Japanese katsu places usually find a cult following if they are any good. These deep fried pork cutlets are even said to be good for you if fried under the right conditions using the right ingredients. Hip Katsu, part of the Hip Sushi chain, has the zen-cosy interiors of Zuma with the fun dining experience of Butagumi Tonkakatsu – all this inside the Gateway Arcade.
Skip the starters as the ones we had (chilled tomato in soya onion dressing, $28, foie gras over radish, $38) were sub par at best. Go straight for the Japanese Miyazaki pork katsu ($160), their thickest cutlet, around 1.5cm. This came fried in fresh breadcrumbs to a golden crisp, served with miso soup, udon noodles or rice, shredded cabbage and a bowl of katsu sauce (ketchup, mustard, garlic and lots of Worcestershire sauce). But even its thickness and belt of protective fat couldn't keep this cutlet moist. It wasn't overcooked, but the dryness seemed to come from a lack of freshness in the meat.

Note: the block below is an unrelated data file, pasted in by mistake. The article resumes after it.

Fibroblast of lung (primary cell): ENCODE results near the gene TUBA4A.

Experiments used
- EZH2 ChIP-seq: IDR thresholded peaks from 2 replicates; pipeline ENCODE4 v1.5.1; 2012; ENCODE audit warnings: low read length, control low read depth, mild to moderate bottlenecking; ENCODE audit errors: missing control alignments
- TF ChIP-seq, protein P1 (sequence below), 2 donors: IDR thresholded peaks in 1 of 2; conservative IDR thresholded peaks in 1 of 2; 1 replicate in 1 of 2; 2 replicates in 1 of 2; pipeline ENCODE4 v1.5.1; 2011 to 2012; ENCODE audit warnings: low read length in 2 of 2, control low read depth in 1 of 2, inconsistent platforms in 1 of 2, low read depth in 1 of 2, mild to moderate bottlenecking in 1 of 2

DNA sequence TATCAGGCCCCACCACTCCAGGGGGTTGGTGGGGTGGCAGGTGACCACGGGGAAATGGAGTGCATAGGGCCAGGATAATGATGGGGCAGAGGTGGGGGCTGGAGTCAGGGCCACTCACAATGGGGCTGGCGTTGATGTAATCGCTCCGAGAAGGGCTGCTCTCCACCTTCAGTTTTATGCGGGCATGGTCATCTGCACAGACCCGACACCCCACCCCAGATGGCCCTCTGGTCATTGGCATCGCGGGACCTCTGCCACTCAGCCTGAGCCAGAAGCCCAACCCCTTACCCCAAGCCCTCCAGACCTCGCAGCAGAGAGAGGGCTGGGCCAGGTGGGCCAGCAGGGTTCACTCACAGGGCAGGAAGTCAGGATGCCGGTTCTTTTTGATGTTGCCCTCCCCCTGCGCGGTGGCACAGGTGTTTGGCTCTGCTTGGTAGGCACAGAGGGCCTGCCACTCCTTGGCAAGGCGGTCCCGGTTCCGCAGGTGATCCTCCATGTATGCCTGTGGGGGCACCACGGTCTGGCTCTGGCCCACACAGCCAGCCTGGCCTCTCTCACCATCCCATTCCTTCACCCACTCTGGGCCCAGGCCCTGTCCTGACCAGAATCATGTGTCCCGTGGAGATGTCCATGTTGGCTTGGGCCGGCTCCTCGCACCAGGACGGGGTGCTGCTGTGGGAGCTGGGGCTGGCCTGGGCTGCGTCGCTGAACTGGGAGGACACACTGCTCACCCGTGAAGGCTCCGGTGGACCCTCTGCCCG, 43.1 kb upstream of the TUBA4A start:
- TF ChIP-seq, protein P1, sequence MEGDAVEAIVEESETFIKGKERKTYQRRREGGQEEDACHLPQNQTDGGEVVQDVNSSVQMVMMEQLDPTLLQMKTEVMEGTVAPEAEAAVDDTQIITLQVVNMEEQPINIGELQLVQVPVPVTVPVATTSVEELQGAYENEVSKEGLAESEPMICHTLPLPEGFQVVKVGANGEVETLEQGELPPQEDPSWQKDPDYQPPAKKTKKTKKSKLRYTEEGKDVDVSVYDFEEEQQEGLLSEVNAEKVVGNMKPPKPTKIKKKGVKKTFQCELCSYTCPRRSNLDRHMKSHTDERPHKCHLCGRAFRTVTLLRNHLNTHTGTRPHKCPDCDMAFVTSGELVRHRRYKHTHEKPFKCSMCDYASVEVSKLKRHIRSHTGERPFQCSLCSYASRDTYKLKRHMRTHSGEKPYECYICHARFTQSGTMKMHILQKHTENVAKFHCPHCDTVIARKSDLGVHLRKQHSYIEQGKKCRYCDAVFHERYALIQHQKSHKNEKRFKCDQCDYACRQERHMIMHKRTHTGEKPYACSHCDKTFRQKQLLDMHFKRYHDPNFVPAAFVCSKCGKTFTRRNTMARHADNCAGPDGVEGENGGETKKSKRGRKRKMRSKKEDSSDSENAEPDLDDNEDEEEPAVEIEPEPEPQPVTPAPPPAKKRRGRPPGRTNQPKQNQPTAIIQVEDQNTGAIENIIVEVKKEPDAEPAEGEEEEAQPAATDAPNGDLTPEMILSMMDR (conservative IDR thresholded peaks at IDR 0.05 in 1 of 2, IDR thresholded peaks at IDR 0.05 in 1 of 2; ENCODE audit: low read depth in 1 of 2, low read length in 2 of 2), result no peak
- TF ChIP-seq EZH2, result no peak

Now is a good time to tell you their pork comes from Japan, US and Canada as it appears that somewhere in the shipping process the tenderness has been lost. Our US pork sirloin ($148) was also on the dry side. It's really too bad because the setting is well worth a repeat visit. If only they could get the technique right. Hopefully Tonkatsu eatery Ginza Bairin, reviewed in the next issue, will prove better. Angie Wong
Shop 2608-10, Level 2, Gateway Arcade, Harbour City, Tsim Sha Tsui, 2601 6238. Daily 11am-11pm. Meal for two: around $400.